Just as you can’t bring a knife to a gunfight, it’s similarly unwise to jump into a first-person-shooter (FPS) without packing the right mouse in your holster. The Logitech G400s Optical Gaming Mouse ($59.99 list) is a decent option for FPS enthusiasts, offering a 4,000dpi sensor and a reasonable capacity for customization. That said, better options exist in this price range and are worth exploring before pulling the trigger, so to speak.
Design and Features
The G400s’s chassis is constructed entirely out of plastic. Its surface isn’t decked out with hallucinatory LED lights like the Roccat Kone XTD, and instead opts for a low-key aesthetic that contrasts the palm area’s white and gray pattern with an otherwise all-black body. While its design certainly won’t turn heads, the G400s’s surface nevertheless earns points for cleverly being coated with a hydrophobic layer that prevents unsightly sweat accumulation and fingerprint smudges. A matte-finished plastic material on the G400s’s thumb cradle and pinky rest provides a grip, though not as effectively as the coarse texture used in our current Editors’ Choice for gaming mice, the Corsair Vengeance M65. At any rate, the G400s’s sculpted body and raised profile makes for a fairly comfortable mouse. On the other hand (no pun intended), lefties get no love from the G400s since it’s not ambidextrously designed like the Razer Taipan.
Three plastic glide pads on the G400s’s underside effectively reduce friction and allow for smooth movement on most surfaces. At the same time, the G400s doesn’t come with any adjustable weights, which can be problematic for some given its lightweight plastic body.
Eight programmable buttons form the core of the G400s’s functionality. In addition to its left- and right-click buttons, the tracking wheel is flanked by two buttons that allow for on-the-fly DPI adjustment. An additional button beneath the tracking wheel allows for switching between user-created profiles that can be stored on the G400s’s onboard memory. A pair of buttons nestled in the thumb cradle initially come pre-configured as “forward” and “back” buttons.
The G400s is a wired mouse that connects via USB 2.0 cable. Although the freedom offered by wireless mice is undeniably appealing, this is a sensible omission in the precision-driven realm of FPS mice since wired connections deliver a direct, interference-free connection to your system. Less sensible, however, is the cable’s tendency to get tangled since it isn’t braided like that of the Corsair Vengeance M60.
The G400s packs a laser sensor with a maximum DPI of 4,000. Though not as hyper-sensitive as the M65 or Kone XTD (8,200dpi each), it’s responsive enough to satisfy most twitchy gamers. That, along with the fact that our testing confirmed its advertised polling rate of 1,000Hz, demonstrates the G400′s formidable precision, even if it isn’t the most precise.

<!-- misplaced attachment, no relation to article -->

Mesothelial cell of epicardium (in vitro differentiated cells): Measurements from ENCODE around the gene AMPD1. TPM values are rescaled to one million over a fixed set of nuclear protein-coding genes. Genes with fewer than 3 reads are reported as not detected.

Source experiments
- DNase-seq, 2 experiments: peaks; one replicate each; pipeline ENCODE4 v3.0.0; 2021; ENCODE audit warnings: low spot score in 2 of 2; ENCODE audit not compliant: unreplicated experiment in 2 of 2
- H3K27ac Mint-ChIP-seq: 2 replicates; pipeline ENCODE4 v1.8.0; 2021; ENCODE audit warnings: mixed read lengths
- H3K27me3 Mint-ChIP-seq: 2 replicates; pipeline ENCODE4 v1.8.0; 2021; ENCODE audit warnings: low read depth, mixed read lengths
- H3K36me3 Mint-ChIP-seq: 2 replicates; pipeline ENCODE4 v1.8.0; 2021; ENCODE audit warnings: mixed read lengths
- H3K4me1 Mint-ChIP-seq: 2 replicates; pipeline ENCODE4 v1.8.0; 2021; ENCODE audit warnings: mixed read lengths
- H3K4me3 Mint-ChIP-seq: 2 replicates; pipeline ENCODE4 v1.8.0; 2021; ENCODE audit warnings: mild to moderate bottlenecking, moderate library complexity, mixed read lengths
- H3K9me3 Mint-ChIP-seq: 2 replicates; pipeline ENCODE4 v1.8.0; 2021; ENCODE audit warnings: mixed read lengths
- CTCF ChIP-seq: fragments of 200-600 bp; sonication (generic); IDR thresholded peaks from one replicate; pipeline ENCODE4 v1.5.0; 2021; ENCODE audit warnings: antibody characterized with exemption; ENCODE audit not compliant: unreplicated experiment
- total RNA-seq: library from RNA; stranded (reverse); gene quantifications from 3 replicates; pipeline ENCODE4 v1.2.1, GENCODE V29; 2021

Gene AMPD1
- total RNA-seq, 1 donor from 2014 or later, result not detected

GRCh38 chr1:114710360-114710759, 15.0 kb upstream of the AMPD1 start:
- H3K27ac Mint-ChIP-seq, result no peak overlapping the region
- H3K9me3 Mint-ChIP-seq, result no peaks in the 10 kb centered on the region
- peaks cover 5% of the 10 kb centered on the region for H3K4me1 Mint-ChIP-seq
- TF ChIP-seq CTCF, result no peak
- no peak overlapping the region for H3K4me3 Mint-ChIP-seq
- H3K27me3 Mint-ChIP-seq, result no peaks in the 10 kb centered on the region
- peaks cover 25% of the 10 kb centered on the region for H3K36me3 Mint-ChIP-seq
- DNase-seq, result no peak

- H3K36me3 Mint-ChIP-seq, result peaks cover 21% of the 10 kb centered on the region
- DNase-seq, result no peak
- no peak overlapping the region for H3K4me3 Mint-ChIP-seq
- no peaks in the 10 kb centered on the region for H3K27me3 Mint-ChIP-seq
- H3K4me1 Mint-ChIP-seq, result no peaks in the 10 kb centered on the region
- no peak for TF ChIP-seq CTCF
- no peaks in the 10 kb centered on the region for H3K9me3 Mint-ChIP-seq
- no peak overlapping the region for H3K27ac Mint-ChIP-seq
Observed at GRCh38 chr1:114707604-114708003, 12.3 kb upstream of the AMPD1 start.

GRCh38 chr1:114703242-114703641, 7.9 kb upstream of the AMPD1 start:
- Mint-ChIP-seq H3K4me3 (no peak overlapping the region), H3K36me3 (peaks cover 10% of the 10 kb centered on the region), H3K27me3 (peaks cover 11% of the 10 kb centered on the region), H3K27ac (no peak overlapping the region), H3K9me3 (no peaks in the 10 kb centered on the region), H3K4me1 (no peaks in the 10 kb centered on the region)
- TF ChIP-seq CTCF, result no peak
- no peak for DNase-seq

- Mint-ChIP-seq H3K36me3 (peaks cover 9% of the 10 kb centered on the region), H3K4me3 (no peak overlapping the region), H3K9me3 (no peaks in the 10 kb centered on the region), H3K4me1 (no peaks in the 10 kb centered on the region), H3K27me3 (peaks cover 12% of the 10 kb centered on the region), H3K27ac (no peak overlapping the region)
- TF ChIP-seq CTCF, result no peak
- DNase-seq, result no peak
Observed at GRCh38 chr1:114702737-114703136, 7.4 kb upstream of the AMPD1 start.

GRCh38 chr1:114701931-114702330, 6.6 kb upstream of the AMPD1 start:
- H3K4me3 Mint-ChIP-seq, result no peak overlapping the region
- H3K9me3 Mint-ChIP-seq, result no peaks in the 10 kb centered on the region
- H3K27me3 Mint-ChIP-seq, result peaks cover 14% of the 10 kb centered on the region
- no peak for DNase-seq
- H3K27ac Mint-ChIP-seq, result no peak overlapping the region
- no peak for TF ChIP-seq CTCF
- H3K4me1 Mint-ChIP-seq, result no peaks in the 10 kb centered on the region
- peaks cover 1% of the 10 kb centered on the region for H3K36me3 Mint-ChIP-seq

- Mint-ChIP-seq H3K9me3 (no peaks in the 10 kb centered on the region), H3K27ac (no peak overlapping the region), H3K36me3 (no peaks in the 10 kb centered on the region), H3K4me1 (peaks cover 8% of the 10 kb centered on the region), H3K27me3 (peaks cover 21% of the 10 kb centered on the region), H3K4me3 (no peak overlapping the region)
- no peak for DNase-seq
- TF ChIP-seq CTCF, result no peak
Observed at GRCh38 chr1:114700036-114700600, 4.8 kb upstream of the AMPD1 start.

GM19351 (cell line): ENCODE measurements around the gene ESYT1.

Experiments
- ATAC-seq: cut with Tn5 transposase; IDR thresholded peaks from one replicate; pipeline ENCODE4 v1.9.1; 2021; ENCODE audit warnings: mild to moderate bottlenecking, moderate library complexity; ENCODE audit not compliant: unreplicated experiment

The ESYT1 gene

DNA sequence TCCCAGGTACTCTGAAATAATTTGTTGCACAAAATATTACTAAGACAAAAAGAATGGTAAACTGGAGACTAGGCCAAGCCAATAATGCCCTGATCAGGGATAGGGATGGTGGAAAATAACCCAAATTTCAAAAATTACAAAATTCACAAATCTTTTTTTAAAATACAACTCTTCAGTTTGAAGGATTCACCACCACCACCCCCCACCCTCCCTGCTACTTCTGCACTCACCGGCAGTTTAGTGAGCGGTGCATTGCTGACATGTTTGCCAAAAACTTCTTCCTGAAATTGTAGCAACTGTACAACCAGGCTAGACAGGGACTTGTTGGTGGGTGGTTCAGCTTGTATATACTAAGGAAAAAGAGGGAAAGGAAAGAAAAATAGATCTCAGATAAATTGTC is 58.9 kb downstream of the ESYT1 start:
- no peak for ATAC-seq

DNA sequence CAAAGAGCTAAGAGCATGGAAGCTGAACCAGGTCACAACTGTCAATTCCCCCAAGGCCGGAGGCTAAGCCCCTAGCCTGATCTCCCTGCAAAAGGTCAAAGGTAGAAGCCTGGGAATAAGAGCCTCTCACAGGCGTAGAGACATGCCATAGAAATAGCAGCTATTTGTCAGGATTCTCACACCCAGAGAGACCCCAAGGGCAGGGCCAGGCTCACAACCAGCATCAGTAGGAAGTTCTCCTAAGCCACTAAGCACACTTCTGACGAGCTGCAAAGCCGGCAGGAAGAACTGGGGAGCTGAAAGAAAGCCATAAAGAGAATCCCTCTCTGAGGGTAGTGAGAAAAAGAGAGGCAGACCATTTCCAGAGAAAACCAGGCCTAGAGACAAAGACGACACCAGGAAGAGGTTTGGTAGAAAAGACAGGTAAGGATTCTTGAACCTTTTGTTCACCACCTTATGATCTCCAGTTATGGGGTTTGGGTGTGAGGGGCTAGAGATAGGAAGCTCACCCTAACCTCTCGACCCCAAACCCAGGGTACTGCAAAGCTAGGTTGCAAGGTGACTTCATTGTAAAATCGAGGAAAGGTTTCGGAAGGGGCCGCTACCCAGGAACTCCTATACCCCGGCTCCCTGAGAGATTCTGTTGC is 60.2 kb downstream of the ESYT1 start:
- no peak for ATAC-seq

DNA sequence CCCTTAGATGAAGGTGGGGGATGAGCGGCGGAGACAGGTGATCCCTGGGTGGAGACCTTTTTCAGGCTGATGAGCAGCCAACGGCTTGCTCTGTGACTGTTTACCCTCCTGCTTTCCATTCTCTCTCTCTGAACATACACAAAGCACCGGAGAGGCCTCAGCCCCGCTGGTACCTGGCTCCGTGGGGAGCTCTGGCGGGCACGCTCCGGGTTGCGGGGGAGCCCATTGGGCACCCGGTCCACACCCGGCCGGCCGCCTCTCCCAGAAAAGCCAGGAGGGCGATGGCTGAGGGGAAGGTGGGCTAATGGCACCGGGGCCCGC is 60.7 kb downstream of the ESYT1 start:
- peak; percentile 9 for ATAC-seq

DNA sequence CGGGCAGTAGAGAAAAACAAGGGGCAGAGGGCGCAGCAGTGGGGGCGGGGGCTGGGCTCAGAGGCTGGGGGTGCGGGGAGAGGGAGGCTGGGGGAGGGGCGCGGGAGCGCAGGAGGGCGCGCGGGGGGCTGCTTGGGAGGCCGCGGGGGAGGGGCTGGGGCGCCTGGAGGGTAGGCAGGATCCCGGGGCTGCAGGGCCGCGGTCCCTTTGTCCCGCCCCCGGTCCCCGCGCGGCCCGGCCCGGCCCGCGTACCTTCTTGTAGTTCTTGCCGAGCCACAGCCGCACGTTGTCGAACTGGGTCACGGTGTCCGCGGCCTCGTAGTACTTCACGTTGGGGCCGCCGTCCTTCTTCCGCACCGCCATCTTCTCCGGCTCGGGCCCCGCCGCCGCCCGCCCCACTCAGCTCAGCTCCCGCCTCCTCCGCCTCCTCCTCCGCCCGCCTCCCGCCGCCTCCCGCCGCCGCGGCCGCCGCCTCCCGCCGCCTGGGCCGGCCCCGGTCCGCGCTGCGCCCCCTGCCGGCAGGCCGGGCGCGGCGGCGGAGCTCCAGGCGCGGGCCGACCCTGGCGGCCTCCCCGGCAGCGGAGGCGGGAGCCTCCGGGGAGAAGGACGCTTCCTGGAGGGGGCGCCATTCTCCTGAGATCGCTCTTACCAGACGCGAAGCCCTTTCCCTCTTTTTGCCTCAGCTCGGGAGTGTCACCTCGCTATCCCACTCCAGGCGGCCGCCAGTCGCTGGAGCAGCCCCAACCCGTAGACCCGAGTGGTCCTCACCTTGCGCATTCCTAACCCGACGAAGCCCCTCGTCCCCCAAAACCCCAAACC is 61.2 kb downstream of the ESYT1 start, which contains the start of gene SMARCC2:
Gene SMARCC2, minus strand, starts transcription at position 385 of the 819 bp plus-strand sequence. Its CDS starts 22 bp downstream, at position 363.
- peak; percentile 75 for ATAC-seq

Users can customize the G400s via software that can be downloaded free of charge from Logitech’s site. Though it doesn’t boast the dizzying level of customization seen in the Kone XTD’s software, it still allows for button assignment and the creation of user profiles that can be readily accessed on the G400. Since the G400s is a plug-and-play device, it’s compatible with both Windows and Mac systems. However, there’s a hitch: Logitech’s software only works in Windows (Windows XP / Vista / 7 / 8).
I tested the G400s by jumping into a few rounds of BioShock. As expected, its laser sensor delivered smooth movement without any noticeable lag. While the G400s’s heighted profile fit comfortably in my hand, its plastic body nevertheless felt too light for my liking. And although I was able to switching my DPI during gameplay with relative ease, I couldn’t help but miss the dedicated M65′s dedicated sniper button during those fleeting moments where the difference between success and failure hinged purely on absolute precision. Overall, the G400s made was a fine ally on the gaming grid, but nowhere near as effective as its competition.
So should you pull the trigger on the Logitech G400s Optical Gaming Mouse? While it’s a decent addition to any FPS enthusiast’s arsenal, it simply can’t compete with the Corsair Vengeance M65′s sensitivity, adjustable weight, and killer Blade Runner-like design. While the G400s isn’t a bad option by any stretch, be sure to check out other mice before heading into battle with it.
Copyright © 2012 Ziff Davis, Inc